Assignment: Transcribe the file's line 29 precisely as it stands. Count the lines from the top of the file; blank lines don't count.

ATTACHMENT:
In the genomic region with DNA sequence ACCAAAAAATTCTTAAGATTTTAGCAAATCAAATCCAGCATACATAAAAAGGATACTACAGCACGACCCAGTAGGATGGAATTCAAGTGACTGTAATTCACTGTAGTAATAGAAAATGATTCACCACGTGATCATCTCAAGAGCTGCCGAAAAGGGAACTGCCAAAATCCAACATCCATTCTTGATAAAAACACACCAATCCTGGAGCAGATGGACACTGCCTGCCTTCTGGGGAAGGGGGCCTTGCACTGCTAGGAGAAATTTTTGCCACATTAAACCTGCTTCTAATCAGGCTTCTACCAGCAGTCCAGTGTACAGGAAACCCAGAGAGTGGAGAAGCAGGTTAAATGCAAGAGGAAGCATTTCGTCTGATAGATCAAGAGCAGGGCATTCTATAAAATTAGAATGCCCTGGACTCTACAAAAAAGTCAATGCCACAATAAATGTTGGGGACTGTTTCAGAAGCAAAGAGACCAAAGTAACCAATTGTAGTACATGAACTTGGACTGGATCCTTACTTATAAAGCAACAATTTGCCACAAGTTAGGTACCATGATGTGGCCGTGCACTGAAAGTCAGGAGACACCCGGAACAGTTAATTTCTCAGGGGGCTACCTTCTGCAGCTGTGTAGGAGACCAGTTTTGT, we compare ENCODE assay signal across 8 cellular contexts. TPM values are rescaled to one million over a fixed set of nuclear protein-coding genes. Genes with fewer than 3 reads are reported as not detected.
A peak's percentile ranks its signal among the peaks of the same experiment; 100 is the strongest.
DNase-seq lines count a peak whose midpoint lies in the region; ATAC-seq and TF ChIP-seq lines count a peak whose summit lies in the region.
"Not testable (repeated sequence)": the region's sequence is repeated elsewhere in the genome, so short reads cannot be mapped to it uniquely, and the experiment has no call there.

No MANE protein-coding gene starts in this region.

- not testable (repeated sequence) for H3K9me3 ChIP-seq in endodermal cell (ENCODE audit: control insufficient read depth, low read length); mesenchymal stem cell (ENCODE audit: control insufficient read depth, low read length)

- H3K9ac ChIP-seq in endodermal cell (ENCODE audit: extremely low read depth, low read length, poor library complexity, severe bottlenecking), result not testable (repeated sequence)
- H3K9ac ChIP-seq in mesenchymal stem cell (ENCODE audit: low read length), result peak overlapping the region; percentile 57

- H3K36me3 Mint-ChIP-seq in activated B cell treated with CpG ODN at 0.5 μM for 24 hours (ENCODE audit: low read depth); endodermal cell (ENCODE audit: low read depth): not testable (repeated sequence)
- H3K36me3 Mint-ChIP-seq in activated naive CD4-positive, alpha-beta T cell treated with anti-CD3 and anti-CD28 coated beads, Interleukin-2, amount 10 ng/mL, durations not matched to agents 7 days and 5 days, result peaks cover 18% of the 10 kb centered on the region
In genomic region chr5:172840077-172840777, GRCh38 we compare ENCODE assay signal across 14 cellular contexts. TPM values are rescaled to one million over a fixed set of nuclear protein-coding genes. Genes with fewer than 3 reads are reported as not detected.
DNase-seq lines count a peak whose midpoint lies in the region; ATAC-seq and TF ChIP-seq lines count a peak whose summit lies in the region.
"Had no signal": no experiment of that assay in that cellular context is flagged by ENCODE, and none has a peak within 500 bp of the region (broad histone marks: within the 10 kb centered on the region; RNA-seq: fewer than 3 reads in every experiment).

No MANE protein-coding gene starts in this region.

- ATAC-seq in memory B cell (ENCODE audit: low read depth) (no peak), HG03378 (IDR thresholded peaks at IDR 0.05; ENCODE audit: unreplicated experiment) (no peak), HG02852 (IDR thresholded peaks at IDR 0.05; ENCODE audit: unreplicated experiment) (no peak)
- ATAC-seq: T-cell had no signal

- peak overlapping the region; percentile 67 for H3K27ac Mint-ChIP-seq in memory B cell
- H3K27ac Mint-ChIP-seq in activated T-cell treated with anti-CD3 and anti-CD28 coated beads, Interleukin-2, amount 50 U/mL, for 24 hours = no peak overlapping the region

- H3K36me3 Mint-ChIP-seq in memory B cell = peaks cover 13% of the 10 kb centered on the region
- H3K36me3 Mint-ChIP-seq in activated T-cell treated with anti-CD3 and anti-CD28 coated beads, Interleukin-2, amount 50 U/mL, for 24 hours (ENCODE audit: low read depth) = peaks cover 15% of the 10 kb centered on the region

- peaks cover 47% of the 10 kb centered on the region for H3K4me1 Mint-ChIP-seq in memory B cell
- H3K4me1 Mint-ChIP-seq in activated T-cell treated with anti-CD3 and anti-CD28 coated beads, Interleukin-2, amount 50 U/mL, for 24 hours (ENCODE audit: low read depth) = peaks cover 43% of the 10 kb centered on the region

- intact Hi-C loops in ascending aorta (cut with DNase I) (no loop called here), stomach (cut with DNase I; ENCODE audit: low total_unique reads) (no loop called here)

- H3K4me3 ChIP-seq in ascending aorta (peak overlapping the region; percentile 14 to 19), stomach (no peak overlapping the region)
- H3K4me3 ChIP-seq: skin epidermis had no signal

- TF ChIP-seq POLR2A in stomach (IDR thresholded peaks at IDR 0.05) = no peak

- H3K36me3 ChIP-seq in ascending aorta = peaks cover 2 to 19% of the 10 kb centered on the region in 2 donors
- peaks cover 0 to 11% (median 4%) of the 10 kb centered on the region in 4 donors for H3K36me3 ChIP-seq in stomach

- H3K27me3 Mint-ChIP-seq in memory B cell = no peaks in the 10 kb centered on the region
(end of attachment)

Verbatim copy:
- H3K27me3 Mint-ChIP-seq in memory B cell = no peaks in the 10 kb centered on the region